Why couples are choosing to be child free

Why couples are choosing to be child free

Pooja Bedi

Pooja Bedi represents the uninhibited, strong willed, personally and professionally successful modern Indian woman who has donned many hats. Her prolific career spans the worl LESS

I’ve been reading a spate of articles recently about more and more couples choosing to be child free. Coming from an era where it was considered “abnormal” to not have or want a child it certainly piqued my interest to explore why. Reasons ranged from the financial strain of affording quality education to simply not wanting to be bogged down with the entire process and pressure of “good parenting” and having to fit within set parameters of “how to function” as a “good parent” and it’s non-stop needs and demands. Many wanted the freedom to travel, to relocate geographically with ease, to have time for hobbies and to not have to base their lives on a system that consumes you as a parent.

Though “the traditionals” may consider it selfish that individuals choose not to be a parent because it means taking on lifelong responsibility for another human being, many youngsters look beyond the “stereotype” of having children to be a “family”. For them, pets are responsibility enough! Apart from reasons of personal growth and freedom, there is also the aspect that there scores of youngsters who have seen first-hand the traumatic and abusive marriages of their parents and they don’t choose to inflict that on a child. Many Indian marriages stuck together despite abuse, neglect and incredible dysfunctionality “for the sake of the children”, not realising that the scars of being part of dysfunctional household did greater damage to their kids. From experience of having two children, ages 23 and 21 today, I acknowledge that kids are an investment, a huge investment, of time, energy, money, emotions and yes, they do come with a guaranteed list of compromises that you will have to make. Yes, the system surrounding having kids from the financial and time pressures of “good schooling”, expensive tuitions & gadgets, ensuring extra-curricular activities, nurturing their talents and interests above your own, being sucked into mentally exhausting “mom/parent clubs”, the unhealthy pressure of marks and additional credits, and the entire system that revolves around getting “premium education and higher degrees” takes over your life and becomes more about “your failure or success”. Wayyyyyyy too much daily pressure for decades of your life with no guarantees of the results of all that investment and compromise! But hey! I personally love kids! I’ve always wanted kids and I have no regrets having gone through the rigour of parenting (it’s lifelong!) though I can understand why couples today choose not to. This generation is attachment free. They want to rent, not buy a home, and have the freedom of moving on demand.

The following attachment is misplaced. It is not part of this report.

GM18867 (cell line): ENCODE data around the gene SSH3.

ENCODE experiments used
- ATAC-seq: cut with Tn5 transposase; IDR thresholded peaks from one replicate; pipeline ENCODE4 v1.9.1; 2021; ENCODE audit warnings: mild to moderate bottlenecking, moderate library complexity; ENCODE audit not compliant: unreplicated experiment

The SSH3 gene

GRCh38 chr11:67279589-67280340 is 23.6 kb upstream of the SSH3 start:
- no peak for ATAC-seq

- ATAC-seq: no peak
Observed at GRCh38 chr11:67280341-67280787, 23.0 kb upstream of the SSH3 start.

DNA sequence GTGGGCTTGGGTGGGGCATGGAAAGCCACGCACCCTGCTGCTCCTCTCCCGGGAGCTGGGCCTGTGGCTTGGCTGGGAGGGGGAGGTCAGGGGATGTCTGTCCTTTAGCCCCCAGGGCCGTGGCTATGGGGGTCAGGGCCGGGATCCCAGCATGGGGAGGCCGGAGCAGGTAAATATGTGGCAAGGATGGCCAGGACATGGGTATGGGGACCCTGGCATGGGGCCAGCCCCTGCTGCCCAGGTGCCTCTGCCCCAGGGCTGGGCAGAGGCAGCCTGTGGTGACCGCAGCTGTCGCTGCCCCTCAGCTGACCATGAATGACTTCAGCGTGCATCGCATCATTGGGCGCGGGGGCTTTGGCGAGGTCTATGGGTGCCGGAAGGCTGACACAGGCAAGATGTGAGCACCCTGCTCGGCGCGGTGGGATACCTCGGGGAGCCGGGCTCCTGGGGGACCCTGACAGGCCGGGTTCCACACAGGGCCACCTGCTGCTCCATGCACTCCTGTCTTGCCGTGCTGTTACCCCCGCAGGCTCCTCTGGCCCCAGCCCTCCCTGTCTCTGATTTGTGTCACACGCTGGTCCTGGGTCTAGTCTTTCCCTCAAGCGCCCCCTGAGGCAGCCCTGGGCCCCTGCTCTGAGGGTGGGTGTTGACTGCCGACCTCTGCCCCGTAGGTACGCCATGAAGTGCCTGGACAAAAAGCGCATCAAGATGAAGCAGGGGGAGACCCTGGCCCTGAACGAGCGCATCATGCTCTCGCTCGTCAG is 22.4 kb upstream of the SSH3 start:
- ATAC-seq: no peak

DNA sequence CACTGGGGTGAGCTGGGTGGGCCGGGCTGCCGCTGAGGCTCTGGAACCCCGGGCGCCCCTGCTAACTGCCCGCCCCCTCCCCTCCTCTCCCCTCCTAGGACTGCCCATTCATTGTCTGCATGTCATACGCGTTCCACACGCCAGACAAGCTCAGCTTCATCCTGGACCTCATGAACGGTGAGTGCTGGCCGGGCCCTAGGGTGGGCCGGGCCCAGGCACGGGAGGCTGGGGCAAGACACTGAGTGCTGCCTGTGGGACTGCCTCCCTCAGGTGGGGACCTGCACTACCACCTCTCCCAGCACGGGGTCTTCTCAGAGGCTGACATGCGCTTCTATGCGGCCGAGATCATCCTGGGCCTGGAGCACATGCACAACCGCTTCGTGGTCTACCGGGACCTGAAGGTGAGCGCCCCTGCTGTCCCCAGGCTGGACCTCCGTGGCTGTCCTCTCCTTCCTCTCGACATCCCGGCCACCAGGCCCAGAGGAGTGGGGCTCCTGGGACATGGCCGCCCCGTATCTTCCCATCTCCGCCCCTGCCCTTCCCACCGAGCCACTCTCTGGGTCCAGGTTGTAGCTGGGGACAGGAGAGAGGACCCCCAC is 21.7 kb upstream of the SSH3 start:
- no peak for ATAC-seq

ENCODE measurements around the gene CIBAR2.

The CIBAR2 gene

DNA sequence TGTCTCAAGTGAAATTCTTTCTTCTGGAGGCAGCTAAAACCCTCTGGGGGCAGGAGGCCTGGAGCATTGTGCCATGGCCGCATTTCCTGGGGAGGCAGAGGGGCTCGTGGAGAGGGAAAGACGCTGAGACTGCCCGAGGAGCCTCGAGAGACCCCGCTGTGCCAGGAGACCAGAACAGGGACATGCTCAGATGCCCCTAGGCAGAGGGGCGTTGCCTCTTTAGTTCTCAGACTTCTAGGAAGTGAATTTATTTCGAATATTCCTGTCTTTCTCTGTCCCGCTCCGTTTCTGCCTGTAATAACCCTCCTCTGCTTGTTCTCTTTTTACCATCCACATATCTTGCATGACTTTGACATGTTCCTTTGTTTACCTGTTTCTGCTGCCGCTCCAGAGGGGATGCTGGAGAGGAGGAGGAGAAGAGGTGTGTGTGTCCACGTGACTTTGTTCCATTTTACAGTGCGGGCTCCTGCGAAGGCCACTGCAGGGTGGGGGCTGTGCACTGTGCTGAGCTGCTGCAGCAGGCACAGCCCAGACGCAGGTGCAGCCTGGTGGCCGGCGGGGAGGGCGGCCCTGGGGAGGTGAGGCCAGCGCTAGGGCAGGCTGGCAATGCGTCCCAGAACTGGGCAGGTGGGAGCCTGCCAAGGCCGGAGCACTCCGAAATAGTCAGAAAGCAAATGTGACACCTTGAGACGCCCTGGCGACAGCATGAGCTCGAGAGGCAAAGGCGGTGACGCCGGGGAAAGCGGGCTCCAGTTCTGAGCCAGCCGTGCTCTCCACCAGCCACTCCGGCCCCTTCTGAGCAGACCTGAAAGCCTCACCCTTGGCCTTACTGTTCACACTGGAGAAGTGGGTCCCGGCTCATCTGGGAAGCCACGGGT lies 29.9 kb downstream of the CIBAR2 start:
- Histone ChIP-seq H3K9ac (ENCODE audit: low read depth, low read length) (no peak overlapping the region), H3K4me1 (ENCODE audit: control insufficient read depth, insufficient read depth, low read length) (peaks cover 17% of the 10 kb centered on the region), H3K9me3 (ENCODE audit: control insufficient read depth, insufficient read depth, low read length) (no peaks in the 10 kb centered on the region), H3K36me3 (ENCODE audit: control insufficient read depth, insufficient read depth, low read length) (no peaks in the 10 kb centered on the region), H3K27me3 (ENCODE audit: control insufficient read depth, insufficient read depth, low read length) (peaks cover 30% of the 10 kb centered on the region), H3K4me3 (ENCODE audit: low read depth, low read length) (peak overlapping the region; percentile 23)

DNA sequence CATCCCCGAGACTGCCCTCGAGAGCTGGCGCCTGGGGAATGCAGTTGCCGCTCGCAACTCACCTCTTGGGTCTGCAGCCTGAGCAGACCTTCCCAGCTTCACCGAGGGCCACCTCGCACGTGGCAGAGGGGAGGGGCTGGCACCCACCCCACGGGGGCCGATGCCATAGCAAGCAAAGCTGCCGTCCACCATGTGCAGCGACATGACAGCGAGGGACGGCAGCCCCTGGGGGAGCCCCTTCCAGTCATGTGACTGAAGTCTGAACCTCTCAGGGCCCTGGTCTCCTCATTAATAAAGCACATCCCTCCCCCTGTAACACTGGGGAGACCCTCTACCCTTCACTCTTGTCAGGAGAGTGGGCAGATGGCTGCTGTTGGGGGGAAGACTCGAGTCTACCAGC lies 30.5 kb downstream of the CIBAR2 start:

They prefer ola and uber to buying and maintaining a car. They prefer cheaper and beautiful furniture that will last a few years which they can replace as their tastes change rather than the cost & permanence of one solid chair for a lifetime. Times change, and with it, mindsets. It’s so easy to slip down a mechanical well-oiled path, but it’s liberating to break shackles of conformity and to march to the beat of your own drummer.

1. Is it normal to feel attachment and detachment at the same time? To feel the need to get close to someone and on days just be on your own?

“Me time” is very important and crucial to your individuality and personal growth. Laughter, sadness, success, failure, like, dislike, attachment, detachment…. Are all the ebb and flow of what it is to be human. You are ever changing and it’s both time with and without others that shape you and your journey ahead. There is no either/or in this journey, enjoy both, your outward and inward exploration.

2. Is Sharing memes and replying to insta stories the new way of communicating love? How real is this?

As real as it feels. Crush/ infatuation/love could be sharing a walk, a chocolate, a hand written letter, texts and for the generation next, it’s about communicating emotions through media they are conversant in. The good part is it’s all out in the open and done through words, visual and graphics which are great ways to express yourself and assess dynamics. It’s a great buffer as well, as rejection is hard to handle and you get to test waters if you’re an introvert and uncomfortable with face to conversations.

3. How can you tell if a guy likes you just as a friend or something more?

Don’t ask yourself what you want to hear, instead, focus, clear the emotions that cloud you and ask yourself what your intuition says every time you are together. If it’s mixed signals, stay friends until your intuition (not hormones) guides you further.



Views expressed above are the author’s own.



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